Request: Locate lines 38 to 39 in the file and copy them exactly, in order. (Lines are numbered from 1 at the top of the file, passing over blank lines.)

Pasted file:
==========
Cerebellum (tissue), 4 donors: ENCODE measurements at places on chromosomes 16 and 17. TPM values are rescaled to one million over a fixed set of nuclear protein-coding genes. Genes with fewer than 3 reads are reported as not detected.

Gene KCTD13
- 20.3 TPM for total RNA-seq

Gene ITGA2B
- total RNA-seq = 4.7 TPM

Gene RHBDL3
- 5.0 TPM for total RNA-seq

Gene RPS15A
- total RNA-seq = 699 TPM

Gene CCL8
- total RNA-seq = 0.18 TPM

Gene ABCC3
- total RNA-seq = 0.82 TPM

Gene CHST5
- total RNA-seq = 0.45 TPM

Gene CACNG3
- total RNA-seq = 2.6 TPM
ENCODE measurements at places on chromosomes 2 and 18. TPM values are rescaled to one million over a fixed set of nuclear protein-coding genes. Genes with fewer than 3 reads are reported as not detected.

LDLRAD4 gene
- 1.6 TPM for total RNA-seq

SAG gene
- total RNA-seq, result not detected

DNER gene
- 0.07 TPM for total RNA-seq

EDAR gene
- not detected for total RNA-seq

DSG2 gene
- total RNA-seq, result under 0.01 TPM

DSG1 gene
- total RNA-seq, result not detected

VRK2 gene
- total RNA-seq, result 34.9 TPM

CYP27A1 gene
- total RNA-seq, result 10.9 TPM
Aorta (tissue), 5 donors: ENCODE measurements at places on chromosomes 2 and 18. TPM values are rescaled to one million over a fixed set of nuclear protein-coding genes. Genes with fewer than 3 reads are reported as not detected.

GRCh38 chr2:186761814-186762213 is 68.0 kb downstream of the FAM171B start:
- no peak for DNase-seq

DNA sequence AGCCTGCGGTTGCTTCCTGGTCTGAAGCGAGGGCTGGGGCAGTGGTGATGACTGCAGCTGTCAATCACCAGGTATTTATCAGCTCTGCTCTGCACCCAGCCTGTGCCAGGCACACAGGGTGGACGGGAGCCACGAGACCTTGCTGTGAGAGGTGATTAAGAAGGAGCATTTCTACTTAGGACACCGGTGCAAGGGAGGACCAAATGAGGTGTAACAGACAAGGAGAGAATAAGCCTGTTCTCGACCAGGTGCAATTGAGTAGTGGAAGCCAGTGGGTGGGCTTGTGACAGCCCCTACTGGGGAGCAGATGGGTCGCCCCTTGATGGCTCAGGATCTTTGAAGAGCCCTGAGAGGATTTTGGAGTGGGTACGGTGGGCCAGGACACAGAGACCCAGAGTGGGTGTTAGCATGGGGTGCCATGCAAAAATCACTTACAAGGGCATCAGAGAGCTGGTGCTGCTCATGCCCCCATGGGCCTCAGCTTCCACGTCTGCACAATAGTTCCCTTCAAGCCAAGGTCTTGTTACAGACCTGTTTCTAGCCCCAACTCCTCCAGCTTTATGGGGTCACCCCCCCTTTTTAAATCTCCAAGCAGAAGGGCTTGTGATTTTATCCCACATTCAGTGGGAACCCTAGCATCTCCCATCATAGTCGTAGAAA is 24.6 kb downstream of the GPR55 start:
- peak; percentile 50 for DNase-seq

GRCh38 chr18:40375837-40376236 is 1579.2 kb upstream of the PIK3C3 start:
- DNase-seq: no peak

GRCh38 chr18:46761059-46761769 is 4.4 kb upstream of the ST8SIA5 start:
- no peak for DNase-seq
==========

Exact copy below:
DNA sequence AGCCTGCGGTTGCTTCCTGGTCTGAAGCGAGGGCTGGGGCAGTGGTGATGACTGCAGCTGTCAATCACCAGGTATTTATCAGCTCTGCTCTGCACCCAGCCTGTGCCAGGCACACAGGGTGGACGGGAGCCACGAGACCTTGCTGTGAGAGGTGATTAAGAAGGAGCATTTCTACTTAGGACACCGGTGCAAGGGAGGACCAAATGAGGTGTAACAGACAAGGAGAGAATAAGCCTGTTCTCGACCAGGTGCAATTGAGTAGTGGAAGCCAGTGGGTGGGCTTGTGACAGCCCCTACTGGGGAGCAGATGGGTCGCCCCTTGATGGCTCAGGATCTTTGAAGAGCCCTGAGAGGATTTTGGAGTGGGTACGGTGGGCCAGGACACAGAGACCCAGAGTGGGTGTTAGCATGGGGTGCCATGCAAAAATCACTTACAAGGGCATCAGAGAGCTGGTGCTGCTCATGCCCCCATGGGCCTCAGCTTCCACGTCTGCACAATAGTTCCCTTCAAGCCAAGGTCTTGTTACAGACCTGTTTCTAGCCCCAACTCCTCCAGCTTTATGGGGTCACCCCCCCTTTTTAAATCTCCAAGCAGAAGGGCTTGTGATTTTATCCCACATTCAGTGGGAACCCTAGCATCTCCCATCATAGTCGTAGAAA is 24.6 kb downstream of the GPR55 start:
- peak; percentile 50 for DNase-seq